2013. 28 July The passing of Amin Banani (b. 23 September 1926 in Tehran) in Santa Monica. He was survived by his wife Sheila Wolcott (m. 1951)and daughters Sussane and Laila. Find a grave.
  • During World War II, like a number of other young Persian men, Amin was sent to study in the United States. He graduated with a BA, majoring in history from Stanford University in 1947. During his study at Stanford he became familiar with western music and read philosophy and world literature. He obtained his MA from Columbia University in 1949 and returned to Stanford for his PhD degree, which he received in 1959.
  • In 1953 Amin and Sheila became Knights of Bahá'u'lláh for being among the first Bahá'ís to settle in Greece. In Athens Dr. Banani taught history at the Overseas Program of the University of Maryland in Athens until 1958 when his work permit expired and they were obligated to leave the country.
  • A list of some of his publications can be found on Bahá'í Library.
  • A tribute to Dr Banani Professor Amin Banani, 1926–2013: A Prominent Scholar of Iranian Studies by Ehsan Yarshater.
  • His three-part lecture on Shoghi Effendi's letters entitled The World Order of Bahá'u'lláh can be found on Soundcloud. Another talk The Writings of ‘Abdu’l-Baha can be found at "Bahá'í Talks".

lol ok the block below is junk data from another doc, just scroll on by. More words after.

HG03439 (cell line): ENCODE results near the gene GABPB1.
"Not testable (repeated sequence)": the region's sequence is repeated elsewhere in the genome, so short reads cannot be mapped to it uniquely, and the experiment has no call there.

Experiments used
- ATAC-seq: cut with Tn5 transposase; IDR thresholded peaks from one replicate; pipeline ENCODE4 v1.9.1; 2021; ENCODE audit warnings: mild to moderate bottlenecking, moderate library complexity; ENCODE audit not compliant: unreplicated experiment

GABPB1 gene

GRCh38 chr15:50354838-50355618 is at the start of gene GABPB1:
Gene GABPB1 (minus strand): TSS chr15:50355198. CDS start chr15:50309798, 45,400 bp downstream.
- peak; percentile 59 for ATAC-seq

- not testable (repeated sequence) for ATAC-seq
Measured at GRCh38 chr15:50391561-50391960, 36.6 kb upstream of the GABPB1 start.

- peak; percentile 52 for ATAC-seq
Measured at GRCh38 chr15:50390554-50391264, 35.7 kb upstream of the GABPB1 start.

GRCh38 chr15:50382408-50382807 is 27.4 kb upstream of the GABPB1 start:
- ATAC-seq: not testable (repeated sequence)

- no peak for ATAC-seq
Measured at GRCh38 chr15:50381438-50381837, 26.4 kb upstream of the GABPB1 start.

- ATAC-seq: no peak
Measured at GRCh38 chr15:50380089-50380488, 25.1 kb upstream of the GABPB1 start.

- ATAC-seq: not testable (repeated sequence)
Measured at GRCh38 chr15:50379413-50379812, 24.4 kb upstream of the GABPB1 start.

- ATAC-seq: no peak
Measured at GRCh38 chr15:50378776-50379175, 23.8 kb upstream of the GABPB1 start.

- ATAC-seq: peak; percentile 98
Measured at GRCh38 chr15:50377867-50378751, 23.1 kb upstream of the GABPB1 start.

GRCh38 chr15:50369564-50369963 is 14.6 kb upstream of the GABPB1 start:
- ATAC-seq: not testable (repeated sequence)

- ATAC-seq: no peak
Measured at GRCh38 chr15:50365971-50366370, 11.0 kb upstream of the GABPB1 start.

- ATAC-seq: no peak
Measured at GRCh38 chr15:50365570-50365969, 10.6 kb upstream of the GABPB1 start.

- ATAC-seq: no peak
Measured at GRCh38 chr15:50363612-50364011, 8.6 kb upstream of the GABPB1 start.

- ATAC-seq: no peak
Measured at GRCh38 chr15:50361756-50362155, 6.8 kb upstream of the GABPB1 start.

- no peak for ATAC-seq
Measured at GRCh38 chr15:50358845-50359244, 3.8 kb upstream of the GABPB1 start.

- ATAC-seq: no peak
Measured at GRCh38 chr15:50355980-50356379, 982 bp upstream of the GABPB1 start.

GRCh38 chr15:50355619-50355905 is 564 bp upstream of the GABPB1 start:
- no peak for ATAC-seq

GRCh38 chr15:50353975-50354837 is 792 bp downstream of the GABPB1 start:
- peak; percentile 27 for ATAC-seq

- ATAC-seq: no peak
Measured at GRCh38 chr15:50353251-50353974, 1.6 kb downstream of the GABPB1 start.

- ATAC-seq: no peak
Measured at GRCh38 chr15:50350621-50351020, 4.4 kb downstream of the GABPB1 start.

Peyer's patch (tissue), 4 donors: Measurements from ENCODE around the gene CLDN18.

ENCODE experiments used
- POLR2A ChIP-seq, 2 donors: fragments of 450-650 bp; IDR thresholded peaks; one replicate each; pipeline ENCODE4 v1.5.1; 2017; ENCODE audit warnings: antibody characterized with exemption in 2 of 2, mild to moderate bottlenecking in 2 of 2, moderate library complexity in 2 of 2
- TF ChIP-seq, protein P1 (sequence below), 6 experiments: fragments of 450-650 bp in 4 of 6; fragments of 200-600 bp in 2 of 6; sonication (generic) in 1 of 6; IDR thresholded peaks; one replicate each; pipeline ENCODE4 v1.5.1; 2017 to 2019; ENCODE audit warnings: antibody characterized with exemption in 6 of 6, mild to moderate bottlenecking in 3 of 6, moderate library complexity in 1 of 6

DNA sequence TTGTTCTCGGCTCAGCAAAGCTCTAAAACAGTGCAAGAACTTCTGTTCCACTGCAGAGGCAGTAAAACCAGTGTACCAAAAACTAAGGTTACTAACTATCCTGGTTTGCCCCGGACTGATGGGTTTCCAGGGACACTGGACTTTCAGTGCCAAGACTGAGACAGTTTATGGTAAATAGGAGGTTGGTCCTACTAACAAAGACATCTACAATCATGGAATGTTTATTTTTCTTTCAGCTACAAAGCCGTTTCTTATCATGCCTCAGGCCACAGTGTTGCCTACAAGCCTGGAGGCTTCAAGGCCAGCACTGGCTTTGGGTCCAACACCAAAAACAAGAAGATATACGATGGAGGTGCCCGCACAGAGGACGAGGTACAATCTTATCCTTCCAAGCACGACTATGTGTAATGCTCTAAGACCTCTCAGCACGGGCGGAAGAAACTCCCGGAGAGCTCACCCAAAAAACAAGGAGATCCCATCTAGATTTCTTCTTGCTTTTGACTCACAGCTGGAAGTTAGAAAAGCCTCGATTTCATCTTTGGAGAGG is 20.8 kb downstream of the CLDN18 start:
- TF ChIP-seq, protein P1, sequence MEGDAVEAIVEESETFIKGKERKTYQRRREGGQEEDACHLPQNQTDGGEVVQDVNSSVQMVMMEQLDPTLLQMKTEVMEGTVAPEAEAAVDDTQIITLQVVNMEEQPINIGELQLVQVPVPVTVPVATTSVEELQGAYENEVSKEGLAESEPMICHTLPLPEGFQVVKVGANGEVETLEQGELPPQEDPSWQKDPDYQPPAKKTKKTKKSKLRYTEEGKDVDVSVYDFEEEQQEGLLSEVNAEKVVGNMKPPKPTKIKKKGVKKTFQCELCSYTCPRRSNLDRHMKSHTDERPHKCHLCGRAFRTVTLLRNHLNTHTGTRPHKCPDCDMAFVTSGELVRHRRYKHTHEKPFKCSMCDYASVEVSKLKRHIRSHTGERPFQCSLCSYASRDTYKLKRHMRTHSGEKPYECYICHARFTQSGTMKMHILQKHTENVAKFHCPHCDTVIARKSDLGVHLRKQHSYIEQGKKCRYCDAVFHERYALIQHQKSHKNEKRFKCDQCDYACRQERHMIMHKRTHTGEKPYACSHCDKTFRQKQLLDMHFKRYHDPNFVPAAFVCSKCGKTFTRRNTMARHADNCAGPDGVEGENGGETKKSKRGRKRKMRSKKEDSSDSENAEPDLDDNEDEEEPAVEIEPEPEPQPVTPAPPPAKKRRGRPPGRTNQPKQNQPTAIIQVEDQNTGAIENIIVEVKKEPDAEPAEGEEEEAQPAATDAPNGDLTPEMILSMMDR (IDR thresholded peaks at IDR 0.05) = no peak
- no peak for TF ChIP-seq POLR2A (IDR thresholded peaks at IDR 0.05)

• In the late 1940s he accepted assignments to represent the Bahá'í community at a UN conference of nongovernmental organizations and a human rights commission. In the early 1950s he also served the U.S. National Spiritual Assembly on its National Youth Committee. For more complete biographical information see his eulogy on the US Bahá'í site and another in the Lights of Irfan.
  • Santa Monica; United States In Memoriam; Amin Banani; Sheila Wolcott; Knights of Bahaullah
    2015 21 Mar The implementation of the Badí' Calendar on the first day of the tenth Váhid of the first Kull-i-Shay’ of the Bahá’í Era.

    "Báb introduced the calendar and its broad pattern of periods and cycles, months and days. Bahá’u’lláh provided essential clarifications and additions. Aspects were elucidated by ‘Abdu’l-Bahá, and arrangements for its adoption in the West were put in place at the direction of Shoghi Effendi, as described in the volumes of The Bahá’í World. Still, ambiguities surrounding some Islamic and Gregorian dates, as well as difficulties in the correlation of historical observances and astronomical events with explicit statements in the Text, left certain issues unresolved. When responding to questions concerning the calendar, both ‘Abdu’l-Bahá and Shoghi Effendi left these matters to the Universal House of Justice. Of its many features, three required clarification for the calendar’s uniform application: the means for the determination of Naw-Rúz, the accommodation of the lunar character of the Twin Holy Birthdays within the solar year, and the fixing of the dates of the Holy Days within the Badí‘ calendar." [Message from the Universal House of Justice dated 10 July, 2014] (notes below extracted from the message)